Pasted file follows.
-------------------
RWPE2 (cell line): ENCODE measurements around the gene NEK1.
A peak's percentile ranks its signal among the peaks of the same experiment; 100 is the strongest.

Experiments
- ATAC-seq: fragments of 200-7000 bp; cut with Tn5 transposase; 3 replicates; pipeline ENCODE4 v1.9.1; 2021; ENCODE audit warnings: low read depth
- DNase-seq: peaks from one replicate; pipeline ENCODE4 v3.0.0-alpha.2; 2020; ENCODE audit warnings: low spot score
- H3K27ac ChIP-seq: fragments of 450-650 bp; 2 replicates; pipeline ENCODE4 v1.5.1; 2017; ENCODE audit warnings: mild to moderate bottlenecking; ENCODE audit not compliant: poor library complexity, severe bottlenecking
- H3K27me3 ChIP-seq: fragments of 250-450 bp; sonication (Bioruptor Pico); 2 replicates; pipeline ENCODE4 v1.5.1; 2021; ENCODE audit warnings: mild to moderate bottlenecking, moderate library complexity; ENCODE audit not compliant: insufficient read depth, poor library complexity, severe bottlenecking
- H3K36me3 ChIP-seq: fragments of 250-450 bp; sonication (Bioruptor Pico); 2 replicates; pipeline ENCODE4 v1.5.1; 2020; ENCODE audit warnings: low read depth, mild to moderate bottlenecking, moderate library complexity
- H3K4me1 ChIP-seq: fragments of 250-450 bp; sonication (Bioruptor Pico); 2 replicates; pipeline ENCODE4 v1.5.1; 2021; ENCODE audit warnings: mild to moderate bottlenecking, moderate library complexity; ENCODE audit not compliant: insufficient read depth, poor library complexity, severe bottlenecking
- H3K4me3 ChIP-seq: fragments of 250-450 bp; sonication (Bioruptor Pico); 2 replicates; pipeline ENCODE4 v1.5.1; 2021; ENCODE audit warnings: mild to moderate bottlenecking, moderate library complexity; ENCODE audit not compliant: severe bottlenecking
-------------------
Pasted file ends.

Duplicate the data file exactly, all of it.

RWPE2 (cell line): ENCODE measurements around the gene NEK1.
A peak's percentile ranks its signal among the peaks of the same experiment; 100 is the strongest.

Experiments
- ATAC-seq: fragments of 200-7000 bp; cut with Tn5 transposase; 3 replicates; pipeline ENCODE4 v1.9.1; 2021; ENCODE audit warnings: low read depth
- DNase-seq: peaks from one replicate; pipeline ENCODE4 v3.0.0-alpha.2; 2020; ENCODE audit warnings: low spot score
- H3K27ac ChIP-seq: fragments of 450-650 bp; 2 replicates; pipeline ENCODE4 v1.5.1; 2017; ENCODE audit warnings: mild to moderate bottlenecking; ENCODE audit not compliant: poor library complexity, severe bottlenecking
- H3K27me3 ChIP-seq: fragments of 250-450 bp; sonication (Bioruptor Pico); 2 replicates; pipeline ENCODE4 v1.5.1; 2021; ENCODE audit warnings: mild to moderate bottlenecking, moderate library complexity; ENCODE audit not compliant: insufficient read depth, poor library complexity, severe bottlenecking
- H3K36me3 ChIP-seq: fragments of 250-450 bp; sonication (Bioruptor Pico); 2 replicates; pipeline ENCODE4 v1.5.1; 2020; ENCODE audit warnings: low read depth, mild to moderate bottlenecking, moderate library complexity
- H3K4me1 ChIP-seq: fragments of 250-450 bp; sonication (Bioruptor Pico); 2 replicates; pipeline ENCODE4 v1.5.1; 2021; ENCODE audit warnings: mild to moderate bottlenecking, moderate library complexity; ENCODE audit not compliant: insufficient read depth, poor library complexity, severe bottlenecking
- H3K4me3 ChIP-seq: fragments of 250-450 bp; sonication (Bioruptor Pico); 2 replicates; pipeline ENCODE4 v1.5.1; 2021; ENCODE audit warnings: mild to moderate bottlenecking, moderate library complexity; ENCODE audit not compliant: severe bottlenecking